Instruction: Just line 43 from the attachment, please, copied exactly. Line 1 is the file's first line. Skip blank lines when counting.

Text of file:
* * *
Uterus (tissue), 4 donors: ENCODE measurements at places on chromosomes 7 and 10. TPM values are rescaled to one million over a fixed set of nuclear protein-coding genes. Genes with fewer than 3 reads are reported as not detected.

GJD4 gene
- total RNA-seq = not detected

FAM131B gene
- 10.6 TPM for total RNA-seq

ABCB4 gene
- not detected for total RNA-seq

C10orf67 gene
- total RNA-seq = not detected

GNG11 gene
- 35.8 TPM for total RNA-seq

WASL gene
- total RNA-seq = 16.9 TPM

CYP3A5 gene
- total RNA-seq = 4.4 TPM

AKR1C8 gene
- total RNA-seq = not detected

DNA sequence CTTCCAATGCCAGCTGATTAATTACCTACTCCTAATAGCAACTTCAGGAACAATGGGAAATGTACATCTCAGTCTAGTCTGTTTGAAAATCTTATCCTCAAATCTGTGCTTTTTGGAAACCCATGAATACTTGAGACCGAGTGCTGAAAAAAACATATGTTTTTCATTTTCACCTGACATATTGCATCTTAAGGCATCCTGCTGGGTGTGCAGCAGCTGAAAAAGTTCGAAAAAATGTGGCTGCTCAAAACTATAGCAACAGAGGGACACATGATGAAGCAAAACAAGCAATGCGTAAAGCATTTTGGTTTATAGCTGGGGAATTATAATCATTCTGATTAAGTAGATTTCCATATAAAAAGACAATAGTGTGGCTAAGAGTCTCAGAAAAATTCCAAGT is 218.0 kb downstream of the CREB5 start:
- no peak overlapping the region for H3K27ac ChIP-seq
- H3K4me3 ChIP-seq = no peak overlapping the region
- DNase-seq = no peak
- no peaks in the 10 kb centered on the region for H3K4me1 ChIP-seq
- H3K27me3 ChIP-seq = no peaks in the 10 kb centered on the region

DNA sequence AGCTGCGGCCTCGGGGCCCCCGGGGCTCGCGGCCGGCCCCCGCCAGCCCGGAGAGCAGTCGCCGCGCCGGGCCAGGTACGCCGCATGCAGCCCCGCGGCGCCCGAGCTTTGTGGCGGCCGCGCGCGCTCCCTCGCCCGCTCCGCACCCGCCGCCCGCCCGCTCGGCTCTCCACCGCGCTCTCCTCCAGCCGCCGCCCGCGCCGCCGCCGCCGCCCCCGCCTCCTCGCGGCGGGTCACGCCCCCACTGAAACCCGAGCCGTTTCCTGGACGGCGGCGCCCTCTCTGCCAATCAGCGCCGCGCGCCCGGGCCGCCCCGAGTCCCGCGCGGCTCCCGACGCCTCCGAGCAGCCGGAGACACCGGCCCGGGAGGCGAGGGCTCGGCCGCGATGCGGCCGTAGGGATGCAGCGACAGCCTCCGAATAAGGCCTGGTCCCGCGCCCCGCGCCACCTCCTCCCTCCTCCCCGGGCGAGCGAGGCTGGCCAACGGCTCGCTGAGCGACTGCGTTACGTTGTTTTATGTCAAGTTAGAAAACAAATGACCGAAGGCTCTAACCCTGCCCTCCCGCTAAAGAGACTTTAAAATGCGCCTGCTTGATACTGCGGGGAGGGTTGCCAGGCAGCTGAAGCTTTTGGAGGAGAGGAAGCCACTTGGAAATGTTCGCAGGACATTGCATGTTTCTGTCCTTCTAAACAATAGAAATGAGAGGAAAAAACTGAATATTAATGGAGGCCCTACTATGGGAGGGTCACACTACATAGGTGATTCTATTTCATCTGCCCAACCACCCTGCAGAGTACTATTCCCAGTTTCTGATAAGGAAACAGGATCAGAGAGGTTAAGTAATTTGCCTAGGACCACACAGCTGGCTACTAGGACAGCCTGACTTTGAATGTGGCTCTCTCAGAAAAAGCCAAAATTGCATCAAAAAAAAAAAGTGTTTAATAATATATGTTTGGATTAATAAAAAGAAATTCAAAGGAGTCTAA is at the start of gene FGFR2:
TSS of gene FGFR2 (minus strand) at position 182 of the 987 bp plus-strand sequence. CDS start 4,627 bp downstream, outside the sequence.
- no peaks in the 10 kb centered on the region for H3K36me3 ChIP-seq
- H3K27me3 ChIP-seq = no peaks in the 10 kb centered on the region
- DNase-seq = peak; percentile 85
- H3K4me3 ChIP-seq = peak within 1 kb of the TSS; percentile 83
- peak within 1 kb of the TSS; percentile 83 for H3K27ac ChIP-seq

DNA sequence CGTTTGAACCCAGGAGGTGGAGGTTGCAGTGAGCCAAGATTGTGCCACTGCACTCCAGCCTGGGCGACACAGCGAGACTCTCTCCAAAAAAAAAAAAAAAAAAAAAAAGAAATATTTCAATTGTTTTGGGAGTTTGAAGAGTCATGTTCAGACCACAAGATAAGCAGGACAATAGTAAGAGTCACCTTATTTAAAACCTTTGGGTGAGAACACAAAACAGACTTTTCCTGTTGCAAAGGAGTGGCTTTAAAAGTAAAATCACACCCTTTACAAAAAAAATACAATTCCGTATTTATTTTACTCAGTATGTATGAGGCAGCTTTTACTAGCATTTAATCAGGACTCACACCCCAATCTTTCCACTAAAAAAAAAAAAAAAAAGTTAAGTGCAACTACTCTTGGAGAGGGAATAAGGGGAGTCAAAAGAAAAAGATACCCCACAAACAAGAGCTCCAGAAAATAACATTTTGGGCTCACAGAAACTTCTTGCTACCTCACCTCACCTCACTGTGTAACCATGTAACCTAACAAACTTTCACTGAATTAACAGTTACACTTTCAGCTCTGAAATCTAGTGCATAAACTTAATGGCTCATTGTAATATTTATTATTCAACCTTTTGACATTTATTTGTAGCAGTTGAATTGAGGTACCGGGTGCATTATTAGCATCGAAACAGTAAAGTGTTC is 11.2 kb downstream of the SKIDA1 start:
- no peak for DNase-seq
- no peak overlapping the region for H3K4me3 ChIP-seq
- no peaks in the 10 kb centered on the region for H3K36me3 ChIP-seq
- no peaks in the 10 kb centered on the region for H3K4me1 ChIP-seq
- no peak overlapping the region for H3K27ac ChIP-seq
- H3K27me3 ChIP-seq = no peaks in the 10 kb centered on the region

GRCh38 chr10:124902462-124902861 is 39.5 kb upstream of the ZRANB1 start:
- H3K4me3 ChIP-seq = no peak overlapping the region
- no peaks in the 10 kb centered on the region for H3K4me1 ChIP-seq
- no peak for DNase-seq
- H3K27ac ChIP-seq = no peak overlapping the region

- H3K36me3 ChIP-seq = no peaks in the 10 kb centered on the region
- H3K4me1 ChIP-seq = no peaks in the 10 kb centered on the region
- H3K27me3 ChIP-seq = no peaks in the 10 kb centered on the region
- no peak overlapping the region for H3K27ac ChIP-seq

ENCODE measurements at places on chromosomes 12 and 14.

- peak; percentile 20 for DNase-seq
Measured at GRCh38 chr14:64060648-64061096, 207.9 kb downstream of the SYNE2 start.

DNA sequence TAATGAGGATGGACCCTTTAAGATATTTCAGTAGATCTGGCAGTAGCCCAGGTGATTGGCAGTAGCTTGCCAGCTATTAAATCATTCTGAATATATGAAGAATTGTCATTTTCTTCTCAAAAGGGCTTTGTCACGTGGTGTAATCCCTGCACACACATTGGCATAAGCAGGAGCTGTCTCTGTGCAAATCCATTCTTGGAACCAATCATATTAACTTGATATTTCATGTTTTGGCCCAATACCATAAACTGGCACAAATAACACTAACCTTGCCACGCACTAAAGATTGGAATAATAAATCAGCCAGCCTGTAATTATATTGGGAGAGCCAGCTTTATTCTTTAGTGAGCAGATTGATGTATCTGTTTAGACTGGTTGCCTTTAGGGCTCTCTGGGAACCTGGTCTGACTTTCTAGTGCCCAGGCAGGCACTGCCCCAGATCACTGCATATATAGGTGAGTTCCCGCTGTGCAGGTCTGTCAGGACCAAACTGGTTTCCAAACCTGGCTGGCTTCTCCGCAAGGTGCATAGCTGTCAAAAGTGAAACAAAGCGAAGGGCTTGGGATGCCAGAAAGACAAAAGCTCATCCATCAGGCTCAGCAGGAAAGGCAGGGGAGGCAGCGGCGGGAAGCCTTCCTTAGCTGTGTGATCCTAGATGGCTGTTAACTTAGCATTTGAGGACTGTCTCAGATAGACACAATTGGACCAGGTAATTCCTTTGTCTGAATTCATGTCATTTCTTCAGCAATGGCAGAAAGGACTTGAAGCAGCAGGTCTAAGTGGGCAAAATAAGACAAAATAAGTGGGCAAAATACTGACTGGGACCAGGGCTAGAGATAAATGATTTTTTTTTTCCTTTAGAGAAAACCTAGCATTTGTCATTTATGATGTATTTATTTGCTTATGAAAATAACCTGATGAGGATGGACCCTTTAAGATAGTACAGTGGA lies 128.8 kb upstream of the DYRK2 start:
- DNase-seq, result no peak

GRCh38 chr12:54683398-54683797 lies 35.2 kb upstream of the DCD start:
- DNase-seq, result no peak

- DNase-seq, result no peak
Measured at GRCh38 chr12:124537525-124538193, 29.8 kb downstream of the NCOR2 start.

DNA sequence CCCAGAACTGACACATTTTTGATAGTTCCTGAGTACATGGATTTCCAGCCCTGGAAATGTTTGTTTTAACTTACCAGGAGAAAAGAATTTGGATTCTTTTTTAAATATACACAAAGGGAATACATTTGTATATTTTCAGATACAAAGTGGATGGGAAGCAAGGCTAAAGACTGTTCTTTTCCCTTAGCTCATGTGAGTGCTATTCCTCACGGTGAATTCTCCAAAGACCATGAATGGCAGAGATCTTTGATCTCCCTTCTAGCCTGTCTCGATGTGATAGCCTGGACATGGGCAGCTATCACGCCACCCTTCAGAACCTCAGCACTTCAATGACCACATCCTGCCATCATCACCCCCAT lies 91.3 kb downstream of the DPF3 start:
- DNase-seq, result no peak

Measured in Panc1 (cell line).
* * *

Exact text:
- H3K36me3 ChIP-seq = no peaks in the 10 kb centered on the region